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California, Washington, New Hampshire, Idaho Communities To Get Assistance from EPA on Growth Issues
Release Date: 03/31/2006
Contact Information: Dave Ryan, (202) 564-4355 / firstname.lastname@example.org
(Washington, D.C. -- March 31, 2006) Four communities around the nation will receive EPA-funded technical assistance from a team of private sector experts to help them plan for environmental and economic progress, so they can provide a better quality of life for all their citizens.
EPA's assistance will be customized to help each of the selected communities put the principles of more efficient, affordable, and environmentally sensitive growth into action.
"At EPA, we are committed to do our part as communities search for development strategies that grow their economies, build their neighborhoods, and protect the environment," said Associate Administrator Brian Mannix. "Our approach is to provide the best information, research, options, and resources to communities as they plan their future growth."
The communities were selected under a competitive, nationwide application process, and each will receive approximately $45,000 in contractor assistance. EPA and the contractors will organize multidisciplinary teams to help the communities by providing resources, information, and technical assistance to inform local decisions.
The communities selected are:
The Cities of Driggs and Victor, Idaho: Driggs and Victor are gateway cities in the ecologically sensitive Greater Yellowstone Ecosystem and are impacted by rapid development in neighboring Teton County, Wyoming. The cities are partnering with Valley Advocates for Responsible Development, a local non-profit organization concerned about growth issues in the area, to request a review of their development ordinances for consistency with the goals in each community's newly adopted comprehensive plan. The new plans focus on maintaining the cities' existing character, preserving sensitive lands, providing affordable housing, and targeting development downtown.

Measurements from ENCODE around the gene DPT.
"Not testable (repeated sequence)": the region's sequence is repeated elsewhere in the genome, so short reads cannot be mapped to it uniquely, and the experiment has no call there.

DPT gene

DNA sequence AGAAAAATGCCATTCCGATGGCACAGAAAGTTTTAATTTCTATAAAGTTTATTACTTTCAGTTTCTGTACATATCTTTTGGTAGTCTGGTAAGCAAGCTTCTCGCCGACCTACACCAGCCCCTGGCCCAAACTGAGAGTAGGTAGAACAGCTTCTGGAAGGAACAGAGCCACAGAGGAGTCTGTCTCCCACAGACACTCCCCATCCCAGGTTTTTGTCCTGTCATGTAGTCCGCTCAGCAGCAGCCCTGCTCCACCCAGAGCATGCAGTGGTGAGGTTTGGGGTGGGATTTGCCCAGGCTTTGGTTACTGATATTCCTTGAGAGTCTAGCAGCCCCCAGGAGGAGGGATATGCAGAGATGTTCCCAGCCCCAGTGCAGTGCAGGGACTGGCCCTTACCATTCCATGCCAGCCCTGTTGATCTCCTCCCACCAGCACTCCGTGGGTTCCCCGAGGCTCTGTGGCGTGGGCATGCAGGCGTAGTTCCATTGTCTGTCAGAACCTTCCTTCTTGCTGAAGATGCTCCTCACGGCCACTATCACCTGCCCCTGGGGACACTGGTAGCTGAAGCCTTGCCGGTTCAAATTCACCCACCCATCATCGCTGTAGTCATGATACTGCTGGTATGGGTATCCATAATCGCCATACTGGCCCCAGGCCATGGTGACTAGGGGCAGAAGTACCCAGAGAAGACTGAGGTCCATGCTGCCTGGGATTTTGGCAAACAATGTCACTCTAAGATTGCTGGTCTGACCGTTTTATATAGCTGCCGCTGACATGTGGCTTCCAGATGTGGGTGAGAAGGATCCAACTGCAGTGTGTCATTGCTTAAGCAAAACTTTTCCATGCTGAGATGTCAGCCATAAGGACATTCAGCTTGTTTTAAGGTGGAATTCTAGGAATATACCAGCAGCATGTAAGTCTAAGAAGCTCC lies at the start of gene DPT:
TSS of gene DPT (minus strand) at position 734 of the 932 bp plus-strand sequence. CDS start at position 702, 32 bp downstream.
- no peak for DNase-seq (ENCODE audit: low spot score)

City of Laconia, New Hampshire: A booming tourism industry and strong market for vacation and retirement homes have put substantial growth pressures on the city of Laconia. In response to these trends, the city has engaged the public in adopting a new master plan that protects water resources, creates walkable neighborhoods, and strengthens the downtown core. The city is seeking EPA assistance to review their ordinances so that they are consistent with the goals of their master plan.
Mecca, Riverside County, California: Riverside, in the Los Angeles metro area, is California's fastest growing county and has over a hundred unincorporated areas facing significant development pressure. In Mecca, a tightly knit Latino community of predominantly lower-income farm workers, there are plans to develop 25,000 acres (nearly 40 square miles) of surrounding agricultural land. The Department of Public Health, in partnership with the Planning, Transportation, and Economic Development Departments is seeking assistance to create a community based development plan and vision for Mecca. Ultimately, this effort will serve as a demonstration project to help guide planning in the other unincorporated areas of the county.
Spokane, Washington: In August 2005, after much outreach with the city's universities and surrounding neighborhoods, Spokane adopted the University District Master Plan. The plan focuses on creating greater bike and pedestrian opportunities, encouraging infill development, restoring the Spokane River, and improving accessibility. The City is requesting assistance to ensure that the zoning code is consistent with the District master plan, and to conduct outreach to encourage smart growth development in the District.
More information about EPA's Smart Growth program: epa.gov/smartgrowth